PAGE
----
Running and breastfeeding are compatible activities that I have had the opportunity to enjoy with two babies. Each time I’ve learned something different, especially given that I did not start running regularly until my daughter was almost one, but I went back to running only a few weeks after giving birth to my son. In both cases, I learned how to keep the balance of logging miles and making milk for babies at different stages in their development and nutritional needs. I thought I would share a few insights in case it might be useful to a fellow mama runner (or friend/partner of one) in the future.
In the first six weeks of life, a newborn’s stomach is very small and breastmilk is metabolized quickly. Furthermore, so much of nursing fulfills needs far beyond nourishment. Hormones catalyzed during nursing sessions accomplish tasks ranging from bonding to shrinking the uterus and helping internal organs shift back into place. Skin-to-skin contact is important, the mother and baby should really smell one another in the holistic sense to keep these biochemical changes progressing. There are very few people who could jump up and go for a long run right after giving birth anyway (most of us are still in our adult diapers scarfing lukewarm meals one handed while crying over everything), but, needless to say, I think this is a time when breastfeeding should really take priority over any type of routine exercise.
During the fourth trimester, the first three months of a baby’s life, breastfeeding begins to hit a more routine stride. With my son, I started to really pursue running once he was about 2 months old. At this point, I could tank him up with milk before a nap, leave him snuggled with his dad, and enjoy 3 miles around the neighborhood without worrying. I planned to go back to work with both kids, so I began pumping pretty early on. As the months progressed, I felt confident going out for longer runs knowing that my partner could always give the baby a bottle if I wasn’t there.
In my experience, by about 7 or 8 months, a baby is getting nourishment from some solids/table foods in addition to breastmilk, although breastmilk comprises the majority of the diet. This is when I felt like I could really enjoy longer runs without the pangs of worry about missing a nursing session. The challenge during this period for me with both babies was maintaining ample milk supply in the context of working and pumping. So I was pretty intentional about nursing both before leaving for a run and when coming back to keep my body in that routine (breastfeeding is, at a simplistic level, supply and demand). For longer race days, I’ve found that a small hand pump and cooler bag stashed in my gear bag has provided relief and or peace of mind when I need it. By the way, I have seen many nursing mothers pump before the start of races (you start to see it when you’ve done it!).
With babies and toddlers one and older, daytime nursing becomes more infrequent. I stopped pumping at one year with my daughter, and plan a similar schedule with my son, with the commitment to nurse at night/when I am home as long as we are both enjoying it. As a runner, I look forward to this chapter of the nursing journey because I inevitably earn back a lot of bodily autonomy and the logistics of pumping and nursing become nearly inconsequential. Keeping up good hydration and nutrition is the key to maintaining a milk supply for as long as is desired.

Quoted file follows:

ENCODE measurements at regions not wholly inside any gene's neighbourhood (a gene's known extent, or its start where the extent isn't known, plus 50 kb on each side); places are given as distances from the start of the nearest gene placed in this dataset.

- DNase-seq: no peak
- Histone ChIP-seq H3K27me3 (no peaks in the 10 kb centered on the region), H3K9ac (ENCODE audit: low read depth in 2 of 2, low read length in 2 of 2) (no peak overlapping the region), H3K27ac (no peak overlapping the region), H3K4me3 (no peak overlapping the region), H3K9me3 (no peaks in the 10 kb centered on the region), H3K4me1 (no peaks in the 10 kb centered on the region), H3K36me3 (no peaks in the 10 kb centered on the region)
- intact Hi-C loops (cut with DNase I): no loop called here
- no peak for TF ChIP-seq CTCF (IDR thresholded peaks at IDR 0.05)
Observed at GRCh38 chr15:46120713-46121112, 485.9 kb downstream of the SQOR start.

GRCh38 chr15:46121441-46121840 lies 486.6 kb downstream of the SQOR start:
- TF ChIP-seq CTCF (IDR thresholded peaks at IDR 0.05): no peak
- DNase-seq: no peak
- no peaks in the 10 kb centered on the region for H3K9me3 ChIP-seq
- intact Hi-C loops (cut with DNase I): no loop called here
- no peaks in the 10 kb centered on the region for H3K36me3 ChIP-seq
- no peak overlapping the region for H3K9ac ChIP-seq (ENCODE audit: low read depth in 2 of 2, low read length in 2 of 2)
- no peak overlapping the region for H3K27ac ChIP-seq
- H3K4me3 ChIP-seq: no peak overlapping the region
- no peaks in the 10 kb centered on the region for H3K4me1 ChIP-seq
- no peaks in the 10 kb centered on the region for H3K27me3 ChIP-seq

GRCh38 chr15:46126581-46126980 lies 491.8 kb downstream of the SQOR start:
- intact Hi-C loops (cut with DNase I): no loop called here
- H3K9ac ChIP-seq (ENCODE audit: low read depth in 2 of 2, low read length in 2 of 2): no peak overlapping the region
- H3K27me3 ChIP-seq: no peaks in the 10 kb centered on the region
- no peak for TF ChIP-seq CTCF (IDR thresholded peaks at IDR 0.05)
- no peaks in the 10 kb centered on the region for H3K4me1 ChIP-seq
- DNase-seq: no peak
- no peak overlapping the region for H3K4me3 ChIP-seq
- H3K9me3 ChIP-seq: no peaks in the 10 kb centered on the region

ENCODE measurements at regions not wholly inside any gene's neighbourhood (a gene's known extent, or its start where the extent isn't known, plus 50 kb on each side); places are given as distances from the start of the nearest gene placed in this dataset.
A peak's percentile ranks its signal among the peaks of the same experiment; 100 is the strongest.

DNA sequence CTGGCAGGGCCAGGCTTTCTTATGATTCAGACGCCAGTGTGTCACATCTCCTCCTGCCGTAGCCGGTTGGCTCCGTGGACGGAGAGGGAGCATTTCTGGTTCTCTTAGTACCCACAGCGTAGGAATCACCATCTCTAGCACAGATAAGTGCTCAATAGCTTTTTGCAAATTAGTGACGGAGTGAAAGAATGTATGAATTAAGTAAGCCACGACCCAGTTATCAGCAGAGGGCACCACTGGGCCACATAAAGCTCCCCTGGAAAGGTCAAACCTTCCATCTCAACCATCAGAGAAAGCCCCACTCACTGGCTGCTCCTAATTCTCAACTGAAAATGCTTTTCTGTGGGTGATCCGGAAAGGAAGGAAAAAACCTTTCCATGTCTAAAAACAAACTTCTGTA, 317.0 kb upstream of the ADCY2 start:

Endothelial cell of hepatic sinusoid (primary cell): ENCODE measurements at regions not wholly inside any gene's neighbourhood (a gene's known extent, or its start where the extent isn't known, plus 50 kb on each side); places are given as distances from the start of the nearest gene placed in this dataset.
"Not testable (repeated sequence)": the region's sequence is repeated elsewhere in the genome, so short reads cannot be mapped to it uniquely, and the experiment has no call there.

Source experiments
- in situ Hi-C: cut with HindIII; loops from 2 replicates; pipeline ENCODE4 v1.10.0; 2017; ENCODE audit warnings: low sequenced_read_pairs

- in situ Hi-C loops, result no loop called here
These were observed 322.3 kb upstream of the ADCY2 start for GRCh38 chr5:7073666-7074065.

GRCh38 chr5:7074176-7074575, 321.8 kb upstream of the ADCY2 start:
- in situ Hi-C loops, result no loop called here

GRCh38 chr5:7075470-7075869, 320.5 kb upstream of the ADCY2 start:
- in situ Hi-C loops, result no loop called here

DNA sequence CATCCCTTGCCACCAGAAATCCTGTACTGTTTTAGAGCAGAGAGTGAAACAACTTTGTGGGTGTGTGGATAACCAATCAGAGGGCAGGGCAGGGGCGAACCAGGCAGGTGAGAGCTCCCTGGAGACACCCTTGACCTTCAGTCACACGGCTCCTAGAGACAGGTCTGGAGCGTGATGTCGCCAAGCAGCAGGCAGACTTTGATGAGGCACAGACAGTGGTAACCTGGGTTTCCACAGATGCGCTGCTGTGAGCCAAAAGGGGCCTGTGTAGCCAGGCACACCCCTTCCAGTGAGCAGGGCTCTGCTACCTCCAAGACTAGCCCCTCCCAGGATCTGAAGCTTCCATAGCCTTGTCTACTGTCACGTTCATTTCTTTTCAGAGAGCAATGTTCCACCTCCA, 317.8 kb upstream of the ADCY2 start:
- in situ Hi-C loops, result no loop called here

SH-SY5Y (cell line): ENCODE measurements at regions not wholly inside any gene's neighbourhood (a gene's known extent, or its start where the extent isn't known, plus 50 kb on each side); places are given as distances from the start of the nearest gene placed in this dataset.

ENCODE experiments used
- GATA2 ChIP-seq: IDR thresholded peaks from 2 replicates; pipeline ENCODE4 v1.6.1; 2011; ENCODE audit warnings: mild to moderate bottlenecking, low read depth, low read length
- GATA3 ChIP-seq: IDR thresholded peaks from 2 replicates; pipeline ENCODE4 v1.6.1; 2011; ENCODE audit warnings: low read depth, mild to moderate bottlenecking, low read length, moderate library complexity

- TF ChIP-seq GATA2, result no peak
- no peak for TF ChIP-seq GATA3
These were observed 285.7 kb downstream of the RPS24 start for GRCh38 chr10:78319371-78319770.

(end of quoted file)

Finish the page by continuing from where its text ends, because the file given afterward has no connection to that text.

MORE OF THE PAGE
Breastfeeding eats up about 500 calories a day, and quite a bit of fluid. I find it is much easier to become dehydrated when training and breastfeeding, so drinking a lot of water is really important. I start the morning by drinking 16 ounces minimum, right off the bat, before any coffee or other beverages. I also eat a lot of nourishing calories frequently through the day. Protein is often elevated to star status when we talk about diets for athletes, but carbohydrates and fats are foundational for both the glycogen stores one requires for regular running (especially distance running) and the ability for a body to make and sustain milk supply. Some of my staples in addition to complete meals are homemade banana bread with peanut butter on it, Greek yogurt with granola, hummus and pita, avocado and corn chips… you get the idea. I am constantly snacking, especially at night before I inevitably spend a few of my wake-ups nursing.
There is anecdotal data out there about how running changes the taste of milk, or how one should shower before nursing because the smell/taste of sweat is somehow a barrier to the baby nursing, but I’ve never experienced any issues. Supportive and comfortable sports bras are always important, but especially for a lactating runner as underwire or constriction can cause clogged ducts and other minor (albeit obnoxious) complications. Most of my running shirts already have a quarter zip at the neck, so nursing in my gear is usually simple. By the time a baby is approaching toddlerhood, they are usually too busy to demand nursing right away, anyway. Lately, I have enjoyed that transition as I now come home from my runs and cherish, with gratitude, the fact that I can take a hot shower uninterrupted before doing anything else.
Running has made many things, including motherhood, so much healthier and more enjoyable for me. There is no reason why breastfeeding should be a barrier to maintaining a running practice; in fact, best practices for proactive self-care when nursing perform quite a bit of double duty for keeping a runner healthy and happy, as well.